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Discussion Starter · #1 · (Edited)
My 1906 Colt Bisley in 38-40 needed a companion rifle and I got the opportunity to pick up this Colt Lightning. It took me a month to decide, but in the end, I thought the price was right and it makes a perfect match to have a Colt rifle with a Colt Bisley. I think that they make a handsome couple.
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I love that pair.
 
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Beauts!! I stockpiled up on 38-40 ammo, dies, brass and bullets over the years to feed an 1892 Winnie ca 1897 and also looking for a similar vintage sidearm to go along with it. I had other 38-40's I bought and sold over the years and for me holds a place in my stable like no other.
 
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Nice! I really would love to have someone give me a 38wcf Colt Bisley. I noticed 4 boxes of 38-40 at Hoffmans gun center because it was about all they had.
 

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Discussion Starter · #7 ·
WHAT A PAIR! I like the cal too!!!!!!!
I shot the Bisley for the first time on Sunday afternoon and that's my first experience with the 38-40. What a nice, soft shooting round, I was very surprised. I don't have any black powder loads at the moment so I haven't shot the Lightning yet.
Beauts!! I stockpiled up on 38-40 ammo, dies, brass and bullets over the years to feed an 1892 Winnie ca 1897 and also looking for a similar vintage sidearm to go along with it. I had other 38-40's I bought and sold over the years and for me holds a place in my stable like no other.
Yep, ammo is the hard thing. Is there a good smokeless powder equivalent that keeps the pressures low enough to use in a black powder firearm? I've read that reloading this cartridge can be challenging because the rifle chamber dimensions tend to be all over the place and it's difficult to get one perfectly sized cartridge that will fit both a rifle and a revolver. I'd be curious to know your experience.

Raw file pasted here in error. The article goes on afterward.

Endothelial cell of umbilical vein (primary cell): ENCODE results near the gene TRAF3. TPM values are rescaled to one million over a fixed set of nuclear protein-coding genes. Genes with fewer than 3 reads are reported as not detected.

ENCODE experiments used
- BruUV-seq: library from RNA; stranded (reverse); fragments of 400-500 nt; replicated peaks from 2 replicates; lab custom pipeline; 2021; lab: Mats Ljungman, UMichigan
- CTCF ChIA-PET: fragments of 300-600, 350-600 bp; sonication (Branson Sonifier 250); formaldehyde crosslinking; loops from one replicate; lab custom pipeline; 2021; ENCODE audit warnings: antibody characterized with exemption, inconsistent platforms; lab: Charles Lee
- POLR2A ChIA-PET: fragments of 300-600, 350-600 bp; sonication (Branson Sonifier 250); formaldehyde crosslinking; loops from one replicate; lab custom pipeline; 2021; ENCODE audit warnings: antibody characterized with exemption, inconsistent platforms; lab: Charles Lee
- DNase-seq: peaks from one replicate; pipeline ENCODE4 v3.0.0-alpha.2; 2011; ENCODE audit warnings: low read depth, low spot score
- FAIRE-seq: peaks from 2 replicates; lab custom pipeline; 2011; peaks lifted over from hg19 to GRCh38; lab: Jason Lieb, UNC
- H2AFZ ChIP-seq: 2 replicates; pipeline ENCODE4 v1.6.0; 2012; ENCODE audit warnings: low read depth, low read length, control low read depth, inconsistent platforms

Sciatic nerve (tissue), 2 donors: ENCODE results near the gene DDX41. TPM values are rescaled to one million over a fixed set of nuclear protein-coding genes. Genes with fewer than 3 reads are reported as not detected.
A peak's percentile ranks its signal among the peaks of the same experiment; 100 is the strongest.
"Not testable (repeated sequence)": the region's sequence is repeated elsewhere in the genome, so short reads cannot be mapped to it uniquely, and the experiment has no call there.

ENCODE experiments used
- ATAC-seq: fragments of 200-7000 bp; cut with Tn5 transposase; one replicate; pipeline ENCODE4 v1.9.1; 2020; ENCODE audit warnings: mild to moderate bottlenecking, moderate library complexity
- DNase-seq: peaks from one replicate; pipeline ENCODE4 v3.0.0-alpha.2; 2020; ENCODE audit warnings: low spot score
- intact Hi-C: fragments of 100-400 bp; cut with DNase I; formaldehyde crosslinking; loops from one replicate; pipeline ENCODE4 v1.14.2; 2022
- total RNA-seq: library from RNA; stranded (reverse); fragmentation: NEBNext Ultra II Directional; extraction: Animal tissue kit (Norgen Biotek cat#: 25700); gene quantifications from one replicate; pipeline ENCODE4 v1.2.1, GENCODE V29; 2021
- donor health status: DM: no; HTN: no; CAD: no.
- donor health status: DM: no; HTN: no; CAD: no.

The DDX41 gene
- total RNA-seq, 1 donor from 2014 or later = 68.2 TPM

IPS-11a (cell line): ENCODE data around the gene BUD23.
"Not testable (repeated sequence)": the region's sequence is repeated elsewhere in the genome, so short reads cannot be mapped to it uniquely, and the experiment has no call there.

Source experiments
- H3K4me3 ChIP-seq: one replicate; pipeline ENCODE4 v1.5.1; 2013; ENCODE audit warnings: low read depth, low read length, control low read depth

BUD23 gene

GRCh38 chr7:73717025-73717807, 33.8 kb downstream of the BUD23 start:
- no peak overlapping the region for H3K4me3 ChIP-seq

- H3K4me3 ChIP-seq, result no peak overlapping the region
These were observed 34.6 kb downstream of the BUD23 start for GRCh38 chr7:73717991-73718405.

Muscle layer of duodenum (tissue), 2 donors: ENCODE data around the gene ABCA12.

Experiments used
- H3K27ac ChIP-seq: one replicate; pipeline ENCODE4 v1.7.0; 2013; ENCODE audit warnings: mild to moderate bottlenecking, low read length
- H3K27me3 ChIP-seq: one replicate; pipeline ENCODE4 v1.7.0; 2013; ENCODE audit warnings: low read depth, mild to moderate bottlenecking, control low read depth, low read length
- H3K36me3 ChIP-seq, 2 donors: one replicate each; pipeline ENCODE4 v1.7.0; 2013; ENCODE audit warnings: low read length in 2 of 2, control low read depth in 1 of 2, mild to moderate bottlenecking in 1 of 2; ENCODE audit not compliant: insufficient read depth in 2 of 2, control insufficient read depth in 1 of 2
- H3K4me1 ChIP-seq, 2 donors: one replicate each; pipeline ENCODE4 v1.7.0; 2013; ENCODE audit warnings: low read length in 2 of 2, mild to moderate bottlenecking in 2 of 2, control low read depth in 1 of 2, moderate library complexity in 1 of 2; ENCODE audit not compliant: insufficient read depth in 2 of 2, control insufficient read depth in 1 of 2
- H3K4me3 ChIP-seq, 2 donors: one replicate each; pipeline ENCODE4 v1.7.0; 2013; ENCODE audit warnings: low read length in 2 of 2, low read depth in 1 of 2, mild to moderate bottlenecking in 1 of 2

Nice! I really would love to have someone give me a 38wcf Colt Bisley. I noticed 4 boxes of 38-40 at Hoffmans gun center because it was about all they had.
That ammo is hard to find. I picked some up at Selway Armory a few weeks ago. They only had 2 boxes of Black Hills and I bought both. I searched for Hoffman's Gun Center and unfortunately, they don't sell ammo online or I'd scoop those up.
 

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Discussion Starter · #10 ·
Yep, although a Bisley is an SAA with a different grip frame, it's the same gun and the Bisley is a much more natural shooter in my opinion. That being said, you can't have enough Colt SAAs!
 

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Or you could opt for the Colt 1883 hammerless model such as the Grade 1 12-bore below to complete your vintage set. The Model 1883 was cataloged in three grades, the Grade 1, Grade 2, and Grade 3; and they also made this model in Presentation grades which are works of art. To my knowledge all examples were made in either 10 or 12-bore; all featured Damascus barrels, and there may have been a total of 6K examples produced. One good thing about the Model 1883 (not sure about the Model 1878 hammer) is that Colt still possesses detailed record of every one of these guns they ever made; so for $100 an owner can find out the exact specs his gun was built too, where it was shipped, and sometimes the original owner. I understand that these old guns are popular with cowboy action shooters today. The example below features a knock-out piece of English walnut, not uncommon on the Model 1883; and is shown with a few doves taken one afternoon. These are fun guns to shoot with period correct loads.

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